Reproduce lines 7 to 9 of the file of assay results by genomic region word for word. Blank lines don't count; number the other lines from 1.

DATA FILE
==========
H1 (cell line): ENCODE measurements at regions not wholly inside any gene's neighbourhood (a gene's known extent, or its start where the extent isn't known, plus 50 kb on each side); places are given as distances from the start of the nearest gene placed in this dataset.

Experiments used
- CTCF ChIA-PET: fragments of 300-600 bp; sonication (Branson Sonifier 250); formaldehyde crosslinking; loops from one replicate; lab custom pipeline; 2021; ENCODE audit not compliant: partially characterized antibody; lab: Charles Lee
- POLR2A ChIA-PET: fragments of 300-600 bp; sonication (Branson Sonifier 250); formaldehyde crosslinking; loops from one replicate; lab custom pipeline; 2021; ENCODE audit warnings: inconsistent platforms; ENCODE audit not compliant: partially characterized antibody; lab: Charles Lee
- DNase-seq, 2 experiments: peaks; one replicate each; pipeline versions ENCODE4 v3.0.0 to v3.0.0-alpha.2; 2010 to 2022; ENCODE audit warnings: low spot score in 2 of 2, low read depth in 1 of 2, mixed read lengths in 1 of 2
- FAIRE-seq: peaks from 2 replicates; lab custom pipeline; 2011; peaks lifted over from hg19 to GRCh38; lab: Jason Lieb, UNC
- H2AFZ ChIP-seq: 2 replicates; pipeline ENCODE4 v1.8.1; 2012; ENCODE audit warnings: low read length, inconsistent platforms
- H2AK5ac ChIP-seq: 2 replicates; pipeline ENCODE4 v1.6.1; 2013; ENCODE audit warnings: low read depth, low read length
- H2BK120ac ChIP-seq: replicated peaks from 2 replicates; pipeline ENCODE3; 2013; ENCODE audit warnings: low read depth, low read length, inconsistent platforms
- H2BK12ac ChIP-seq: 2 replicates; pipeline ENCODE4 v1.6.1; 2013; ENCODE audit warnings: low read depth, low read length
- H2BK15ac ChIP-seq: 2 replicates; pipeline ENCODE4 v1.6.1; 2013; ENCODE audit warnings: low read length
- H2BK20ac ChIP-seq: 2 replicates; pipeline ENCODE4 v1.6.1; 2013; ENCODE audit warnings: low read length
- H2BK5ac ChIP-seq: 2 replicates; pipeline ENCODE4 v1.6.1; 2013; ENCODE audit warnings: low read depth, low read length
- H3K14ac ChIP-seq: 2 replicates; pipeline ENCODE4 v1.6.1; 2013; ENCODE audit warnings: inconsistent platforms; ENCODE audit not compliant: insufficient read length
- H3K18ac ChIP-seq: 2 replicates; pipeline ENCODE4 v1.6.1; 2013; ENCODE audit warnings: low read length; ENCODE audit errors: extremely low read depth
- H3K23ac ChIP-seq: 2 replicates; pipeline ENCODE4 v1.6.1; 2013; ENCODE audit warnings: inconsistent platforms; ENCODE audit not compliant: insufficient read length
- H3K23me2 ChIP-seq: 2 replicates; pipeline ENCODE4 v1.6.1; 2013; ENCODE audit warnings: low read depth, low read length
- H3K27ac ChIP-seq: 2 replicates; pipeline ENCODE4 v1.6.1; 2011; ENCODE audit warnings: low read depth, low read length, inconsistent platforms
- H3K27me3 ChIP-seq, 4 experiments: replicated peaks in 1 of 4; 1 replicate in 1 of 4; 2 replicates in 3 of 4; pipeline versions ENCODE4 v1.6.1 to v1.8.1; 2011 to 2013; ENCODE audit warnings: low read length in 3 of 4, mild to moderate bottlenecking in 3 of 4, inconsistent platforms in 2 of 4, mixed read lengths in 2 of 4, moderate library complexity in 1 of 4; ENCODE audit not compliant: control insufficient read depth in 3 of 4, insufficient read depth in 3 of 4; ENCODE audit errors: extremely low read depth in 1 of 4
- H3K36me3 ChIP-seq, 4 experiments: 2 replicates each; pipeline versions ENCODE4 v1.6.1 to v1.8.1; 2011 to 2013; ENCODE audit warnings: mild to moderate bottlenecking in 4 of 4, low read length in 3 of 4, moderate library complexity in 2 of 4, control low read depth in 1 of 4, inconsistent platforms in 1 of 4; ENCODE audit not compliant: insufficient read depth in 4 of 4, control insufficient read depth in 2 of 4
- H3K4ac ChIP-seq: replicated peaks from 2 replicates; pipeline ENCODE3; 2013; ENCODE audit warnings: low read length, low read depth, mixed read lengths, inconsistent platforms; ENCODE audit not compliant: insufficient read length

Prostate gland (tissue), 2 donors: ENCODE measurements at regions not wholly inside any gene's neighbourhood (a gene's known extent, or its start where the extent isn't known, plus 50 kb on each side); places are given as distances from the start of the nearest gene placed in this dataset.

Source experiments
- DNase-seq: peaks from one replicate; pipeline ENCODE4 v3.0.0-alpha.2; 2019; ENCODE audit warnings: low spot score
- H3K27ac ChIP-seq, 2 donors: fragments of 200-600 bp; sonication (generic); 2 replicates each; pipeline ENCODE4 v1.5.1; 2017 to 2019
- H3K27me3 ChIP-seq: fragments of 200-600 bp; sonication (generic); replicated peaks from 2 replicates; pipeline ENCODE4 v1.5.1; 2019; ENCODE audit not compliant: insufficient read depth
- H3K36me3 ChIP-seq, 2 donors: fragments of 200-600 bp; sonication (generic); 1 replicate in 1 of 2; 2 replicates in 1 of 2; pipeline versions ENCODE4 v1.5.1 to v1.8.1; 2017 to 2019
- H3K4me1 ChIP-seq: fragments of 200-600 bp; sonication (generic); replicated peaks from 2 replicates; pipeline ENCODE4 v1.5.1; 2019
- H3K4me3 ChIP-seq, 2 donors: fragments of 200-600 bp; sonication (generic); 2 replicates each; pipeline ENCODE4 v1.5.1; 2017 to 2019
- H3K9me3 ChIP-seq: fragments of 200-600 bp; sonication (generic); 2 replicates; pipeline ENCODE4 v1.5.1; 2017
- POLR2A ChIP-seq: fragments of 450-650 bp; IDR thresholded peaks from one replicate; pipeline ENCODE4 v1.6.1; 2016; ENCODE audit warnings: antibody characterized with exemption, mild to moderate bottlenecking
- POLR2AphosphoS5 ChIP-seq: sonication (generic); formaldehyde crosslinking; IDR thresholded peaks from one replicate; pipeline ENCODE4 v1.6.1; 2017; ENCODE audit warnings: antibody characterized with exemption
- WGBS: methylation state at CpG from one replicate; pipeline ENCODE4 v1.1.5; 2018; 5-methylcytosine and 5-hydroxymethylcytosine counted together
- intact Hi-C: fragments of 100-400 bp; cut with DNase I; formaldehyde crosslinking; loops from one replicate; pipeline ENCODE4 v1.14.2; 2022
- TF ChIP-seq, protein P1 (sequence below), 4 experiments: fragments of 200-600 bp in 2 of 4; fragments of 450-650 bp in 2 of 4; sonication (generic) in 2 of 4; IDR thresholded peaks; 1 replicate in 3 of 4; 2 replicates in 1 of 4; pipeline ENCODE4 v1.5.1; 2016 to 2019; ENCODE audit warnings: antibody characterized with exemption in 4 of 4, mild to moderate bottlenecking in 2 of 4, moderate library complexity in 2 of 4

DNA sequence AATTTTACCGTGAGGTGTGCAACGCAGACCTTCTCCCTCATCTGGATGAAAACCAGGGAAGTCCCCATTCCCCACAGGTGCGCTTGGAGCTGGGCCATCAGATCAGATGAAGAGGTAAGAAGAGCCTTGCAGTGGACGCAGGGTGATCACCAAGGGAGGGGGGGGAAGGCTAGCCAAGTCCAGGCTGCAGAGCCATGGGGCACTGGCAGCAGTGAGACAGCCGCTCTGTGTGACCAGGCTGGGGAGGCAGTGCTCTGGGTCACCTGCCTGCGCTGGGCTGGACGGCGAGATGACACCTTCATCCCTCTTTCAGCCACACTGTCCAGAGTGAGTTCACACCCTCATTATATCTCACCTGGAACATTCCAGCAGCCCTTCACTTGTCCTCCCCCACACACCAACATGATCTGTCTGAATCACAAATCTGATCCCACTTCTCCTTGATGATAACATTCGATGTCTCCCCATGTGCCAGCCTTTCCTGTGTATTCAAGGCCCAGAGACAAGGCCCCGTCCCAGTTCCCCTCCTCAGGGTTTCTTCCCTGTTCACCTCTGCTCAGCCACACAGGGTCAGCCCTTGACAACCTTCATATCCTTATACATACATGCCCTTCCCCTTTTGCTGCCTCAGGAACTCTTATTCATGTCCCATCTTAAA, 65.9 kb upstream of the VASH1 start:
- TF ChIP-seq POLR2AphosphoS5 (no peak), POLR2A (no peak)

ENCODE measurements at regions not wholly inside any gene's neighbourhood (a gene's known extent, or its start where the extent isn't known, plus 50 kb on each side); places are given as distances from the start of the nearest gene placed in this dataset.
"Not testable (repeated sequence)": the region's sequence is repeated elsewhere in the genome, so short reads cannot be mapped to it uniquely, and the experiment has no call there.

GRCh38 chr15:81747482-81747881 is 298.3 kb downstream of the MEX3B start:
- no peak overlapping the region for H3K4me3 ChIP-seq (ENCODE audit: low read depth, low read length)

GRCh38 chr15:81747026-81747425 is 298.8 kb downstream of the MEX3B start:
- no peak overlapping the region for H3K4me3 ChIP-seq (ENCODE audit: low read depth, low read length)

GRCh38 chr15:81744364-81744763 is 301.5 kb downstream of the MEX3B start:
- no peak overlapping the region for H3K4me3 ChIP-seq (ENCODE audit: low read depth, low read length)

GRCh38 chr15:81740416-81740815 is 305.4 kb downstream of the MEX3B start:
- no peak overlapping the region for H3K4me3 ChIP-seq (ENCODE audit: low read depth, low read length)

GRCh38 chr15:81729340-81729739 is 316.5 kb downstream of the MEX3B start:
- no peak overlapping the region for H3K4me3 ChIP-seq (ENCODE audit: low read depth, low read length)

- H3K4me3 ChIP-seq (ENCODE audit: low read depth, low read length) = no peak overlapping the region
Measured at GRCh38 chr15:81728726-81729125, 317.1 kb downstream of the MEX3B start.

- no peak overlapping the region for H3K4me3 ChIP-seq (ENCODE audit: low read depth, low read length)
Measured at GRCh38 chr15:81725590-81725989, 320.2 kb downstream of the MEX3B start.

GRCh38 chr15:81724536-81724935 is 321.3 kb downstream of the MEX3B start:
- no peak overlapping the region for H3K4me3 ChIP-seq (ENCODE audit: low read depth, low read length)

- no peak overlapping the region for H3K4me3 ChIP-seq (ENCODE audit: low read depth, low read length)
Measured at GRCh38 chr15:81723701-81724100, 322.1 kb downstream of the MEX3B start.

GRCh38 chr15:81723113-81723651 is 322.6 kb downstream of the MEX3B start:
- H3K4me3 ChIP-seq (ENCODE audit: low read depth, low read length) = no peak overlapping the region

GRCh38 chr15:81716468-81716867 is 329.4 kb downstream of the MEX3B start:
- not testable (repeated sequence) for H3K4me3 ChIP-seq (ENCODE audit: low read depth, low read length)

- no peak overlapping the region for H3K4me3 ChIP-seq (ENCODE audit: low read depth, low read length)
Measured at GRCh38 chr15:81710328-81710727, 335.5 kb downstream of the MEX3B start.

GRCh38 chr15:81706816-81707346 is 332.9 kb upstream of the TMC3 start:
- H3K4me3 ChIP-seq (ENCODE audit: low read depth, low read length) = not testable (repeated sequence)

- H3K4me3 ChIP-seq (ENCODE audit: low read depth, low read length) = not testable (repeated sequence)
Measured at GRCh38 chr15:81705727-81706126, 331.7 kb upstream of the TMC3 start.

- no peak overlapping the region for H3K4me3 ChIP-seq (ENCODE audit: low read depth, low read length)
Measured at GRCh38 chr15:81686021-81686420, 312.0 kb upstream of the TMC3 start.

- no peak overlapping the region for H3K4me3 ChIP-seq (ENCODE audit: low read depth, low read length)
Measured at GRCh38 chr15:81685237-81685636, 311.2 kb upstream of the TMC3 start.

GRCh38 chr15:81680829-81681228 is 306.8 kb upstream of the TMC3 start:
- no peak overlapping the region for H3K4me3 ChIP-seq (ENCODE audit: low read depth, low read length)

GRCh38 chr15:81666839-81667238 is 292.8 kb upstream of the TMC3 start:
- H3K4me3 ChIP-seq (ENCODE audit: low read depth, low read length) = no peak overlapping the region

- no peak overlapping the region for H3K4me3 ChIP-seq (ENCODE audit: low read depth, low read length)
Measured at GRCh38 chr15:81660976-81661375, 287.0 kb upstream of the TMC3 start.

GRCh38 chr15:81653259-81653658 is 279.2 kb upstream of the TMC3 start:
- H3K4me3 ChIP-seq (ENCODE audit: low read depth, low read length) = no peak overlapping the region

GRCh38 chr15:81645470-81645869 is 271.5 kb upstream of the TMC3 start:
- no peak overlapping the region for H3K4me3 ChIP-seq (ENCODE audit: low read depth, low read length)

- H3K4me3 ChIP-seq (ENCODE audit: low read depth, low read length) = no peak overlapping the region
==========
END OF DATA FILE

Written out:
- H2AFZ ChIP-seq: 2 replicates; pipeline ENCODE4 v1.8.1; 2012; ENCODE audit warnings: low read length, inconsistent platforms
- H2AK5ac ChIP-seq: 2 replicates; pipeline ENCODE4 v1.6.1; 2013; ENCODE audit warnings: low read depth, low read length
- H2BK120ac ChIP-seq: replicated peaks from 2 replicates; pipeline ENCODE3; 2013; ENCODE audit warnings: low read depth, low read length, inconsistent platforms